As I sit down to write this post, I am challenged to be transparent with you. I write as one in the trenches, as bitterness is one of my besetting sins. When I was in high school I was severely abused by someone I was supposed to be able to trust as a parent. As you can imagine, I struggled with the implications of this person’s actions against me. Long story short, I chose the worldly path and embittered myself against them. It was not until I became a Christian that I learned the true power of forgiveness. Let me share with you what I’ve learned about forgiveness on my walk with Christ.
Forgiveness is . . .
. . . Not The Choice Of The World
We live in a world that is becoming increasingly more bitter by the day. The world screams out for justice for a dead lion and death for the dentist who killed him, yet it hardly commended those suffering hearts in Charleston that forgave the man who entered their church and murdered in cold blood. The world has a false forgiveness and touts it as love, using it as a bargaining chip, but when you need the grace forgiveness offers, the world rescinds that gift and kicks a brother when he’s down.
. . . Not The Easy Way Out
When a Christian makes the choice to forgive they’re considered to be simpletons; weak and unwilling to fight for justice. Yet I can testify to how untrue those considerations are. Forgiveness takes a strong person. Not by their own strength do they forgive, but by the strength of Christ who fills them. The lesson Christ taught to us in Mathew 18:21 was not that you should forgive your brother seventy times seven times and then be done with it, but that forgiveness should be continually offered.
. . . Not About You Or The Other Person
Because forgiveness is a daily walk, not a momentary move for temporal comfort, the act of Christian forgiveness isn’t actually about you or the person being forgiven. Instead, it is all about Christ. Showcasing His love, grace and mercy on the Cross (Colossians 3:13). When we forgive it is because we understand the forgiveness we accepted from Christ, not because we are good or that we have become morally superior. Paul wrote in Titus 3: 3-6, “We were once foolish ourselves, disobedient, deceived, enslaved to various lusts and pleasures, spending our life in malice and envy, hatefully hating one another. But when the kindness of God our Savior and His love for mankind appeared, He saved us not on the basis of deeds which we have done in righteousness but according to His mercy, by the washing of regeneration and renewing by the Holy Spirit.” This is why we forgive because even when we were at our worst God FORGAVE us.
. . . Righteous
Forgiveness is righteous, plain and simple. Bitterness is not righteous; it is a huge, ugly disaster area. Isaiah 12 is a short chapter of only six verses and it celebrates the glory of God’s grace and forgiveness. Isaiah 12:1 states, “Then you will say on that day, ‘I will give thanks to You, O Lord; For although you were angry with me, Your anger is turned away and you comfort me.’” God offers us forgiveness through Christ. We are comforted by that forgiveness because the Father turned His anger away from you and me and poured it out on Jesus, the only One who could and can endure the wrath of God. When we are bitter we lose so much, and it doesn’t just hurt us. Bitterness disables our ability to sympathize with others, it can ruin friendships and makes it difficult to find joy and peace in life whether you be in a trial or enjoying rest in the proverbial pasture.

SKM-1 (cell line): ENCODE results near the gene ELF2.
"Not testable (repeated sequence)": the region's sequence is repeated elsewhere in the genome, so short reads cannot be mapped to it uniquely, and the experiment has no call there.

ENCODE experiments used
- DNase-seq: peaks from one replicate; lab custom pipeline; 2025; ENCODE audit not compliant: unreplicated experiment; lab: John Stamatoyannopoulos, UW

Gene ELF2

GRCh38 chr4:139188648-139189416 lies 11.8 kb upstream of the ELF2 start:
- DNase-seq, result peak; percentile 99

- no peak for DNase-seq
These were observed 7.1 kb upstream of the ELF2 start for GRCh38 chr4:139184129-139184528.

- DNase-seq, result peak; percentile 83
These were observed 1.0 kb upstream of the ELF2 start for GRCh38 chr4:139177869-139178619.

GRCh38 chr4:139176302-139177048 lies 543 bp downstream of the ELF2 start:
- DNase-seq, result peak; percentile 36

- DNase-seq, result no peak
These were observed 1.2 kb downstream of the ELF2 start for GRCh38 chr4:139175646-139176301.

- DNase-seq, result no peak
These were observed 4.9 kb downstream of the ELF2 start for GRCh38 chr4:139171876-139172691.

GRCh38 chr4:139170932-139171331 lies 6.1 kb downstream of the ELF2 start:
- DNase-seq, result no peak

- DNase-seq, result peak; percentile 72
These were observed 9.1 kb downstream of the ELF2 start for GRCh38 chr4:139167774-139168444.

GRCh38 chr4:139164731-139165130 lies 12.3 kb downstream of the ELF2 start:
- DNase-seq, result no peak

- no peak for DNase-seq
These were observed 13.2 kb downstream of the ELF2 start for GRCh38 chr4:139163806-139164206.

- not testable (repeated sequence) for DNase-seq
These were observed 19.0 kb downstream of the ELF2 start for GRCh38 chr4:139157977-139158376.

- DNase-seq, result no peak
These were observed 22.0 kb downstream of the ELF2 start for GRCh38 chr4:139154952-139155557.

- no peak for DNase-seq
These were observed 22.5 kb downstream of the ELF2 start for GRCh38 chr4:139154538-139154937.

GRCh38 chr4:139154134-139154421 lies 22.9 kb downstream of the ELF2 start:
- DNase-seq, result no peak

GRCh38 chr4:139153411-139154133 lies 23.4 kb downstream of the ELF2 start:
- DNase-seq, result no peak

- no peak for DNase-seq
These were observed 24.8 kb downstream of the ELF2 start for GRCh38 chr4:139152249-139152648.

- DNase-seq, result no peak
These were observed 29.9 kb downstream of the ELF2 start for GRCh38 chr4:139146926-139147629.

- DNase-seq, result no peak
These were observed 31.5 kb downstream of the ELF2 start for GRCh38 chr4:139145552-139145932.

. . . A Reflection Of Thankfulness
Ephesians 4:31-32 says, “Let all bitterness and wrath and anger and clamor and slander be put away from you along with all malice. Be kind to one another, tenderhearted, forgiving each other, just as God in Christ has also forgiven you.” Thanks to this passage of scripture I have come to understand that forgiveness is a result of thankfulness for Christ’s sacrifice of love. When we forgive we do it because we are thankful for Christ’s washing and regeneration. I was dually convicted of this during our first year at the Master’s Seminary when my seminary-wives group read Choosing Gratitude by Nancy Leigh DeMoss. The theme of that book was choosing to be thankful for the blessings and the trials that come our way. While reading this book and studying my Bible, I was so deeply convicted of my need to choose to be grateful for God’s forgiveness; I came to realize that my choice to forgive is a reflection of my thankfulness for God’s unmerited grace.
Forgiveness is the unconventional choice, and the world certainly sneers at the one who chooses to offer forgiveness. But bitterness buys you nothing and steals much from you. Christian, Christ smiles on the one who chooses to forgive over being bitter. If you are struggling with the sin of bitterness turn to Christ and let His justice comfort you. Repent and ask for grace to overcome the struggle, and find rest in the peace of His forgiveness.
“ To be a Christian means to forgive the inexcusable, because Christ forgave the inexcusable in you.” – C.S. Lewis